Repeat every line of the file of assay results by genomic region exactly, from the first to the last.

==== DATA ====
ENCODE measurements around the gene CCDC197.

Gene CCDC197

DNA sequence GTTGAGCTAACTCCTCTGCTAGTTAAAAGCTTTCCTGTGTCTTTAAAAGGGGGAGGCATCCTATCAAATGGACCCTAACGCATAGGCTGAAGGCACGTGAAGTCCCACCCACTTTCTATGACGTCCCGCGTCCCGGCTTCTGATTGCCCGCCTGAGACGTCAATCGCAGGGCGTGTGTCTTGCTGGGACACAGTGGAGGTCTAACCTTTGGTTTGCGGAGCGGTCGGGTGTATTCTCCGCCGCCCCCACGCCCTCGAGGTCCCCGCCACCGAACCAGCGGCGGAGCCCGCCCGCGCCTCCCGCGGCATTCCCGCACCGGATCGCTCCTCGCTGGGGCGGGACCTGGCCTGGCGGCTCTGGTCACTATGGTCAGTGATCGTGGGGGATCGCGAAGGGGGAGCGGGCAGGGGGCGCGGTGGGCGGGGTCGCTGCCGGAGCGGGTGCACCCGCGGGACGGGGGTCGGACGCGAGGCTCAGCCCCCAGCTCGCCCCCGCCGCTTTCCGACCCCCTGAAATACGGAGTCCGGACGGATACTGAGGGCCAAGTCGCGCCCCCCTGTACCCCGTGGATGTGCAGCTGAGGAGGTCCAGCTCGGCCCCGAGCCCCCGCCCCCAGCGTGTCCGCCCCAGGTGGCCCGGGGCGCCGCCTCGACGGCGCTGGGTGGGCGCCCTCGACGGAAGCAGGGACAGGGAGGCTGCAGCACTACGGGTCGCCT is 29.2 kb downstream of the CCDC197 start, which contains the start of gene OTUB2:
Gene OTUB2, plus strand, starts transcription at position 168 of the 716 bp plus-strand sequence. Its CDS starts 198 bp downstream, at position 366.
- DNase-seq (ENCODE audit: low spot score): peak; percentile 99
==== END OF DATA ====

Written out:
ENCODE measurements around the gene CCDC197.

Gene CCDC197

DNA sequence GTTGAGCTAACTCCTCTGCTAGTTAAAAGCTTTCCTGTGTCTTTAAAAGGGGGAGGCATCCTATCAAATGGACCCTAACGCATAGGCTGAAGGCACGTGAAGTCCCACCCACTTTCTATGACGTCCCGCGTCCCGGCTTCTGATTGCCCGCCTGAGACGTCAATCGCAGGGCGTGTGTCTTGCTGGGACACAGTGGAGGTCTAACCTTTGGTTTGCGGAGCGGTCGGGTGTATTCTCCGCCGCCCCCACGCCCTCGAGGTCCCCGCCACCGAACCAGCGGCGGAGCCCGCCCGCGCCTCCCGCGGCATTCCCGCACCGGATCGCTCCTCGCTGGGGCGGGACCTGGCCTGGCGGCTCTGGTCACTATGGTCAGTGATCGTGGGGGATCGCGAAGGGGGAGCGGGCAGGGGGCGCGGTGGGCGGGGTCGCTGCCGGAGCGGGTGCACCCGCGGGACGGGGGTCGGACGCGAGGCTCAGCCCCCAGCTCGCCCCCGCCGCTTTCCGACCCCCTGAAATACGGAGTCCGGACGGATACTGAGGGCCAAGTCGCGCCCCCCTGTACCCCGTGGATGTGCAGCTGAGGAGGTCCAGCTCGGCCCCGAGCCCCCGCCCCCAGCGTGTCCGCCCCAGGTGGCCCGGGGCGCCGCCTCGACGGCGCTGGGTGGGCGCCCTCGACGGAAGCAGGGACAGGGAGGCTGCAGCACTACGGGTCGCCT is 29.2 kb downstream of the CCDC197 start, which contains the start of gene OTUB2:
Gene OTUB2, plus strand, starts transcription at position 168 of the 716 bp plus-strand sequence. Its CDS starts 198 bp downstream, at position 366.
- DNase-seq (ENCODE audit: low spot score): peak; percentile 99